The IRS is under fire for giving extra scrutiny to applications for tax-exempt… (Katie Falkenberg / For The…)
If the hand-wringing over revelations that the IRS gave additional scrutiny to "tea party" groups and other conservative organizations applying for tax-exempt status is as widespread as the coverage makes it seem, that anger hasn't spread to a place where outrage normally lives: The Times' mailbag.
More than a dozen readers -- an unusually low count for such a made-for-indignation topic -- have sent their thoughts on the IRS scandal to email@example.com. Most of the reaction can be described as a collective shrug; some declare that no political groups (liberal ones included) deserve any favorable tax treatment by the IRS. The two letters that do express outrage direct it more broadly at the IRS as an institution.
Here is a selection of those letters.
Gary Davis of Los Angeles says we're focused on the wrong scandal:
"The investigation into possible IRS excesses in enforcing the 'no political advocacy' rules for nonprofit groups misses the point.
"If 'tea party' or 'Occupy' groups are using more than 'an insubstantial amount' of their money to influence elections, then they aren't eligible for nonprofit status and their donors aren't eligible for the lavish tax write-offs they take for their contributions.
"I've never heard of a tea party organization doing anything other than political advocacy, so the fact that 75 of them were ultimately given tax-exempt status is the real scandal."
Richard Greene of San Clemente doubts the tea party's social-welfare cred:
"The IRS has not done enough to investigate the tax-exempt claims of groups that exist for the purpose of political action. The burden of proof belongs on the claimants to show that their purpose is primarily social welfare.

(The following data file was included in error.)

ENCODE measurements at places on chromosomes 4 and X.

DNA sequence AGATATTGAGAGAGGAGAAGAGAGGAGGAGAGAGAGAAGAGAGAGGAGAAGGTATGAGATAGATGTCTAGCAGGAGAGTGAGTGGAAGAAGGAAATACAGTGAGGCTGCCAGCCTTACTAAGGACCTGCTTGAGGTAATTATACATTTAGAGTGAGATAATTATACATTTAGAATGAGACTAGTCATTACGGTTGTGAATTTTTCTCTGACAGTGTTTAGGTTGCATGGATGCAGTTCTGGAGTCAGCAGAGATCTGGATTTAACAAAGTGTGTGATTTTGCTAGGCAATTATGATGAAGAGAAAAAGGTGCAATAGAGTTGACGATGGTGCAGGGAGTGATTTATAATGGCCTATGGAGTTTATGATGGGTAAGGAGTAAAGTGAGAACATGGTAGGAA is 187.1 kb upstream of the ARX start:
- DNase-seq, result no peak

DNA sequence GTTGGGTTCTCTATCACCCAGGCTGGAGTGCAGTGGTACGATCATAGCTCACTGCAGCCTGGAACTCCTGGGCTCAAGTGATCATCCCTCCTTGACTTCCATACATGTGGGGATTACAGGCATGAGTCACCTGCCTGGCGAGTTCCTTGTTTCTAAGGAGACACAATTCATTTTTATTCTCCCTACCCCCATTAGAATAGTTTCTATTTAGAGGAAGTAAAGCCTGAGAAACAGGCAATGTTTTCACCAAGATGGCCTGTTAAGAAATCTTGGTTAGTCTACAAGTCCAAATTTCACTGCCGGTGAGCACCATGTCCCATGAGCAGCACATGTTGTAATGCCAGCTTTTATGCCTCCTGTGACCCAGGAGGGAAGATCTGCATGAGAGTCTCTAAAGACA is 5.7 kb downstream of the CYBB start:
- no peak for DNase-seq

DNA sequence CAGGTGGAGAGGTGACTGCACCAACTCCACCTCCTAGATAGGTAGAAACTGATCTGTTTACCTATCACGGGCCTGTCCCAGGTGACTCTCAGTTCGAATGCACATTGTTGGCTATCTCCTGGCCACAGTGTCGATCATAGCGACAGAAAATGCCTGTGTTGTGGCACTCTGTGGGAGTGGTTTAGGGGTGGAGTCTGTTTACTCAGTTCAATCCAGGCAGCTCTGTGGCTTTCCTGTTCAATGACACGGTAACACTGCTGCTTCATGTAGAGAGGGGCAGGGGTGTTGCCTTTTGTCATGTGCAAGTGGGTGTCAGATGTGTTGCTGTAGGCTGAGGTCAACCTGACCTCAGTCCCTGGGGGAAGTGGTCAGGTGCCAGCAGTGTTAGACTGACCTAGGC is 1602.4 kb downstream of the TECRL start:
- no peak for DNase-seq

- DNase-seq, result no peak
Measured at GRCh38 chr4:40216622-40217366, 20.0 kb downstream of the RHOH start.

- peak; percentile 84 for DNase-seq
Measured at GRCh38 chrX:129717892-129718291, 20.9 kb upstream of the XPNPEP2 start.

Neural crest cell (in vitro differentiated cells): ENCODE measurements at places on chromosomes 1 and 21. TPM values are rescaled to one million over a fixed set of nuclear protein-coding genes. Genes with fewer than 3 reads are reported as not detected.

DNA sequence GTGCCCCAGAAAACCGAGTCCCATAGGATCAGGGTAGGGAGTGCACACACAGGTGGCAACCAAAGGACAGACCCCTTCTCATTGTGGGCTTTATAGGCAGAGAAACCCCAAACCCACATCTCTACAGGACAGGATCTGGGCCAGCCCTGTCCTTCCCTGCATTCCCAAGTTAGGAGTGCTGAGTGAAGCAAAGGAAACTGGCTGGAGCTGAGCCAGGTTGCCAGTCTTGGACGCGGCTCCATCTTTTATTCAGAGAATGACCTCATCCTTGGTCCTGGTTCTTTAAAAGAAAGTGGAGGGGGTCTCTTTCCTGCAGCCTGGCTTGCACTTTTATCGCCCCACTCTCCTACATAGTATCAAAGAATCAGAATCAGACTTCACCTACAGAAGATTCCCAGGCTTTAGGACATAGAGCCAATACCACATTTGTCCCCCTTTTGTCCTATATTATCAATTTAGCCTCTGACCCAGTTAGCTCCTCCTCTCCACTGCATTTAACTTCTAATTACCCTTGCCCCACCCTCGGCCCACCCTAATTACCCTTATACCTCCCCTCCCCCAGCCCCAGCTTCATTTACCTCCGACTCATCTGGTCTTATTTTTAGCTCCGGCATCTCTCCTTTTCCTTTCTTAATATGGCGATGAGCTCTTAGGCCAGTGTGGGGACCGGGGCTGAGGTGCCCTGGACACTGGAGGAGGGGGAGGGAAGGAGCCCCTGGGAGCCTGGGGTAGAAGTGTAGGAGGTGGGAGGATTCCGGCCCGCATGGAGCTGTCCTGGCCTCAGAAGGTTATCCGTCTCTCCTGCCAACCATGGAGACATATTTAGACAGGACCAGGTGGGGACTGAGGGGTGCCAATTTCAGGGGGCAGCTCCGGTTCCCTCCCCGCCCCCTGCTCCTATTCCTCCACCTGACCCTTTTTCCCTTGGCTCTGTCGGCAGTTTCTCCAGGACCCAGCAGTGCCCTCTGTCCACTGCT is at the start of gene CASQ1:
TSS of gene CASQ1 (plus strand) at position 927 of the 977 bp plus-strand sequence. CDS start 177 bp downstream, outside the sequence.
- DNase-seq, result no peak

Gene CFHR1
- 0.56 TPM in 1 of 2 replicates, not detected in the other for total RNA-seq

"These groups should not have donor anonymity, and they should definitely not be tax exempt."
Thousand Oaks resident Rodney K. Boswell says Republicans should spread their anger more evenly:
"There is no question that the IRS violated a code of conduct when targeting conservative groups. However, I just wish that Republicans would be so outraged by their own partisan conduct when it came to the newly elected president in 2008.
"As we know, Republicans have conspired since the moment of President Obama's first inauguration to block his agenda at every turn. Indeed, the Senate minority leader's stated goal was to make Obama a one-term president.
"The only ones who truly suffer from this type of behavior are the people of this great nation."
Rob Shanahan makes a similar tit-for-tat point:
"Regarding the news that the IRS targeted conservative groups, Senate Minority Leader Mitch McConnell states that 'this kind of political thuggery has absolutely no place in our politics.' This, coming from the man who declared early in Obama's first term that his job was to make sure the president served only one term, a statement that reeked of thuggery.
"Hypocrisy rears its ugly head in the Republican Party once again."
Allen F. Dziuk of Carlsbad speaks (sarcastically) of the tea party's inconspicuousness:
"Why would the IRS ever think about investigating the tax-exempt status of a group of U.S. citizens gathering on a street corner, some of whom have rifles slung over their shoulders, while delivering anti-government speeches?
"They are displaying the American flag, after all, and are not violating any of our God-given rights as freedom-loving citizens."
Upland resident Kim Righetti says this is more of the same for the IRS:
"The revelation that the IRS targeted certain political groups comes as little surprise. My family was targeted for an audit that lasted three years. The stomach-churning experience would have made for a good reality show.
"The IRS tactics continue because they are allowed to. Although several members of Congress have protested the IRS' actions, nobody has enacted any decisive legislative measures to control this agency.
"So continues the saga."
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